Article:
I speak to many FMCG companies who tell me they do not need Sales & Operational Planning in their businesses. As a formal process they may not be operating to S&OP norms but if they are getting their products onto shelves then some form of S&OP must be in place. This may not be optimum or efficient but at the end of the day their products are in front of consumers and ready for purchase or not, depending on how successfully your sales and marketing colleagues have stimulated the market.
This leads me to a frequent problem with S&OP – the name, not the process. Reluctantly sales people do get involved in S&OP process but in my experience they have rarely bought into the idea 100%. Nevertheless, they are there at the meetings and they are sharing data and information etc.
To everyone else in a company the “operational” term usually applies solely to those continually moaning Supply Chain types and sometimes in Finance. Colleagues in all other functions including marketing frequently do not see themselves as part of this process yet it is the lack of rigour and discipline in these sales supporting roles that undermines business performance.
This is why I increasingly prefer the term Integrated Business Planning (IBP) as it covers the whole company plus there is no “and” in the process name. The latter point may seem trivial but S and OP triggers a “them and us” mentality whereas there is no debate about the IBP process. We are in this together (not in the current UK government way) including HR who play the important role of providing the right people and the right training opportunities in order to support the overall business objectives.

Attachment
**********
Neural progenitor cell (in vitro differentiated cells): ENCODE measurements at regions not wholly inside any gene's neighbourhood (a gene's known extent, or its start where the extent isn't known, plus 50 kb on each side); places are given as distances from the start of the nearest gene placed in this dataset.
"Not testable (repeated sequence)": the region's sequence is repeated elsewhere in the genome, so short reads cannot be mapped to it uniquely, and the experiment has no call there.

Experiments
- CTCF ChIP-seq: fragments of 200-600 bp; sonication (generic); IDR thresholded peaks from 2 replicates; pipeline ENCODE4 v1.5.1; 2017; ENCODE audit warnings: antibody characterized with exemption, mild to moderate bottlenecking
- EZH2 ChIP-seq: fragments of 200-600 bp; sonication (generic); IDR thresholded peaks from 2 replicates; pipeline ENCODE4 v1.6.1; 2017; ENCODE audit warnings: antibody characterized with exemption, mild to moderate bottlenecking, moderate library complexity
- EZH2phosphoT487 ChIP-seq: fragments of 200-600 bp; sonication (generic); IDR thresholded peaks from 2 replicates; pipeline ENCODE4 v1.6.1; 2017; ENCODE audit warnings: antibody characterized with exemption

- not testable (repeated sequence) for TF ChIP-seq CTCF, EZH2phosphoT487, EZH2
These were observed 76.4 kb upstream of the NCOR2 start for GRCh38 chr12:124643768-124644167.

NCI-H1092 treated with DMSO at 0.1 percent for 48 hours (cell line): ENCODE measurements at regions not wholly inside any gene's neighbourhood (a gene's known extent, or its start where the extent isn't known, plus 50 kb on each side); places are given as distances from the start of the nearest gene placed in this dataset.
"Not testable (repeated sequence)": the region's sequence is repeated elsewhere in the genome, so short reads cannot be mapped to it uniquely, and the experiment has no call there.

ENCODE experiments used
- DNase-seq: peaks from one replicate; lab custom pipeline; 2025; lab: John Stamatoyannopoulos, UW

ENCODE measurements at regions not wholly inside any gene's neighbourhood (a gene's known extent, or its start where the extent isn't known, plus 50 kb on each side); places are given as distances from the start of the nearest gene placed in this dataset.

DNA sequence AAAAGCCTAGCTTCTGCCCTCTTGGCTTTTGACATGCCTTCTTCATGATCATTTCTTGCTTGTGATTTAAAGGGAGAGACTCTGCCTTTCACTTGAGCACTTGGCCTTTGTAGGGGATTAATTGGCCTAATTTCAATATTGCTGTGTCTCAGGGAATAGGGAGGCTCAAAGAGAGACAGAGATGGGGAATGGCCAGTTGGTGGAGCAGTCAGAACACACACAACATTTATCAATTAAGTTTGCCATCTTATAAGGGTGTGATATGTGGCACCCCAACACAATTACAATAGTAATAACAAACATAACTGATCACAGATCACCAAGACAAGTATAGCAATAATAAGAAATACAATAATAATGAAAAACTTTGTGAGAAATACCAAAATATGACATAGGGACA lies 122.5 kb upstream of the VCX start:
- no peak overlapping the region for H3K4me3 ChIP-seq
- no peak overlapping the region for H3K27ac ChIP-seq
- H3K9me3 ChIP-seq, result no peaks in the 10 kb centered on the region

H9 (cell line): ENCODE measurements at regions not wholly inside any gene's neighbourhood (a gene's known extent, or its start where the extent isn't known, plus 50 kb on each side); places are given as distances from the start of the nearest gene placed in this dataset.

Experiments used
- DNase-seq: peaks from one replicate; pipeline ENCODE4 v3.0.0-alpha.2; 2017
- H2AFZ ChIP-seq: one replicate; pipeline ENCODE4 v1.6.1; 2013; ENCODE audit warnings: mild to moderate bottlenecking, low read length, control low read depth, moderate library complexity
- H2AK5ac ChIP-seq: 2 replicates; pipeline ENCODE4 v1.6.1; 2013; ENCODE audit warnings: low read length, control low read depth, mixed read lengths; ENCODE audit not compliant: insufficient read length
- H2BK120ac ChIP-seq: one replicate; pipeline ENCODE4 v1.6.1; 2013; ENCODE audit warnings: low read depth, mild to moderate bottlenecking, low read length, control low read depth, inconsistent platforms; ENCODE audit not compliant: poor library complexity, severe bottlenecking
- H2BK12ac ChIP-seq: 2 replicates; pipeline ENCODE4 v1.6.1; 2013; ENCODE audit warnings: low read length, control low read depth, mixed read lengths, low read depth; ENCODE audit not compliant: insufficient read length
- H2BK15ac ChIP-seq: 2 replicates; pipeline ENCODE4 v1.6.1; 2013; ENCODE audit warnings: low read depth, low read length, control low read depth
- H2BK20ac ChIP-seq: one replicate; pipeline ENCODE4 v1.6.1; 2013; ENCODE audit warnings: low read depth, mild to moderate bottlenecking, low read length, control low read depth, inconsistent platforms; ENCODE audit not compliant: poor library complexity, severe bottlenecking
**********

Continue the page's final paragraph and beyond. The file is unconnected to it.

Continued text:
The use of IBP does not change the objectives of the process significantly but perhaps the benefits are more clearly defined:
IBP helps to transform planning from a boring must-have into a decisive and continually improving competitive advantage by fostering one integrated planning platform across sales, marketing, supply chain and finance and yes, even HR:
A clear and unambiguous understanding of business performance drivers.
A dynamic understanding of the financial impact and interdependencies of different planning scenarios.
Optimisation and balance of the monthly business plan with longer term strategic planning and identification an allocation of skilled resources.
Balancing planning for profitability or volume or growth as per the business need.
Unambiguous quantification of financial risk and opportunity of planning scenarios.
Continually increasing business flexibility and surety of success.
One company working as one team.
Of all these desirable benefits the last is the one you really need to pursue. If you get this working within the framework of an IBP you will be hard to stop in the FMCG marketplace.
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